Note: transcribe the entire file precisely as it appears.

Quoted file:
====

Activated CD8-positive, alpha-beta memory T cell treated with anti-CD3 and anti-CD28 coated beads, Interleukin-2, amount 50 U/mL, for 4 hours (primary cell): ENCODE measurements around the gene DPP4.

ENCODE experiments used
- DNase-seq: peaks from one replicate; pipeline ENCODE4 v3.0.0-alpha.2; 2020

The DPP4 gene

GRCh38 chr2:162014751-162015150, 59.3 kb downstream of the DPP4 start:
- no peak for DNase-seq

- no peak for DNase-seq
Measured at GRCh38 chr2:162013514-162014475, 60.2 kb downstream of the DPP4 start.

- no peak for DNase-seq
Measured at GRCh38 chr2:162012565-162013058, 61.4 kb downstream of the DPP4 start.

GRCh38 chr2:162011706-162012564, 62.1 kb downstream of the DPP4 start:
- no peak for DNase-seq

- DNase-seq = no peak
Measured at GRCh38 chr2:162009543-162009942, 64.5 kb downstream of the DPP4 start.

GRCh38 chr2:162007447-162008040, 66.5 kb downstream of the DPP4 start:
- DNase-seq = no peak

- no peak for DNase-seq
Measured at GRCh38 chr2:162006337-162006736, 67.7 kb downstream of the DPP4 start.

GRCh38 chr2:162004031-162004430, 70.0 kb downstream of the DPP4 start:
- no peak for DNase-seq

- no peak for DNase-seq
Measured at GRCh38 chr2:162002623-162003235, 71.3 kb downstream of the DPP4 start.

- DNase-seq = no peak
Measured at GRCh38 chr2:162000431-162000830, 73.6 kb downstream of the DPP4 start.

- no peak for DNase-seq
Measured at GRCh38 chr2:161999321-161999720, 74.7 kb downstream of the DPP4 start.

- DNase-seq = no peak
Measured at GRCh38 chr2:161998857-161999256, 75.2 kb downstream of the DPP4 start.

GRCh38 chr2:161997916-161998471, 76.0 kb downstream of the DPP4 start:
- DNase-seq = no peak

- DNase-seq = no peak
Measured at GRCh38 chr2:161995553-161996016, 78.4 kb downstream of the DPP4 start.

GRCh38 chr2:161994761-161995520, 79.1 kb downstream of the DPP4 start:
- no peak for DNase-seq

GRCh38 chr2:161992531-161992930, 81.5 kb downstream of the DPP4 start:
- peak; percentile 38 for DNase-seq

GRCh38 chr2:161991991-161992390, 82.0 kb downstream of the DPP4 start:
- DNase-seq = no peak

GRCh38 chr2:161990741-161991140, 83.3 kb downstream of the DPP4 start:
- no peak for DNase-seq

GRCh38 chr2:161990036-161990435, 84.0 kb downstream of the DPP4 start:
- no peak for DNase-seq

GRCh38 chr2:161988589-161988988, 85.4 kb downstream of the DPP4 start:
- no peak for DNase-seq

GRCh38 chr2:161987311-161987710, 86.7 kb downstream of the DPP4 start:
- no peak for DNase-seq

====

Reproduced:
Activated CD8-positive, alpha-beta memory T cell treated with anti-CD3 and anti-CD28 coated beads, Interleukin-2, amount 50 U/mL, for 4 hours (primary cell): ENCODE measurements around the gene DPP4.

ENCODE experiments used
- DNase-seq: peaks from one replicate; pipeline ENCODE4 v3.0.0-alpha.2; 2020

The DPP4 gene

GRCh38 chr2:162014751-162015150, 59.3 kb downstream of the DPP4 start:
- no peak for DNase-seq

- no peak for DNase-seq
Measured at GRCh38 chr2:162013514-162014475, 60.2 kb downstream of the DPP4 start.

- no peak for DNase-seq
Measured at GRCh38 chr2:162012565-162013058, 61.4 kb downstream of the DPP4 start.

GRCh38 chr2:162011706-162012564, 62.1 kb downstream of the DPP4 start:
- no peak for DNase-seq

- DNase-seq = no peak
Measured at GRCh38 chr2:162009543-162009942, 64.5 kb downstream of the DPP4 start.

GRCh38 chr2:162007447-162008040, 66.5 kb downstream of the DPP4 start:
- DNase-seq = no peak

- no peak for DNase-seq
Measured at GRCh38 chr2:162006337-162006736, 67.7 kb downstream of the DPP4 start.

GRCh38 chr2:162004031-162004430, 70.0 kb downstream of the DPP4 start:
- no peak for DNase-seq

- no peak for DNase-seq
Measured at GRCh38 chr2:162002623-162003235, 71.3 kb downstream of the DPP4 start.

- DNase-seq = no peak
Measured at GRCh38 chr2:162000431-162000830, 73.6 kb downstream of the DPP4 start.

- no peak for DNase-seq
Measured at GRCh38 chr2:161999321-161999720, 74.7 kb downstream of the DPP4 start.

- DNase-seq = no peak
Measured at GRCh38 chr2:161998857-161999256, 75.2 kb downstream of the DPP4 start.

GRCh38 chr2:161997916-161998471, 76.0 kb downstream of the DPP4 start:
- DNase-seq = no peak

- DNase-seq = no peak
Measured at GRCh38 chr2:161995553-161996016, 78.4 kb downstream of the DPP4 start.

GRCh38 chr2:161994761-161995520, 79.1 kb downstream of the DPP4 start:
- no peak for DNase-seq

GRCh38 chr2:161992531-161992930, 81.5 kb downstream of the DPP4 start:
- peak; percentile 38 for DNase-seq

GRCh38 chr2:161991991-161992390, 82.0 kb downstream of the DPP4 start:
- DNase-seq = no peak

GRCh38 chr2:161990741-161991140, 83.3 kb downstream of the DPP4 start:
- no peak for DNase-seq

GRCh38 chr2:161990036-161990435, 84.0 kb downstream of the DPP4 start:
- no peak for DNase-seq

GRCh38 chr2:161988589-161988988, 85.4 kb downstream of the DPP4 start:
- no peak for DNase-seq

GRCh38 chr2:161987311-161987710, 86.7 kb downstream of the DPP4 start:
- no peak for DNase-seq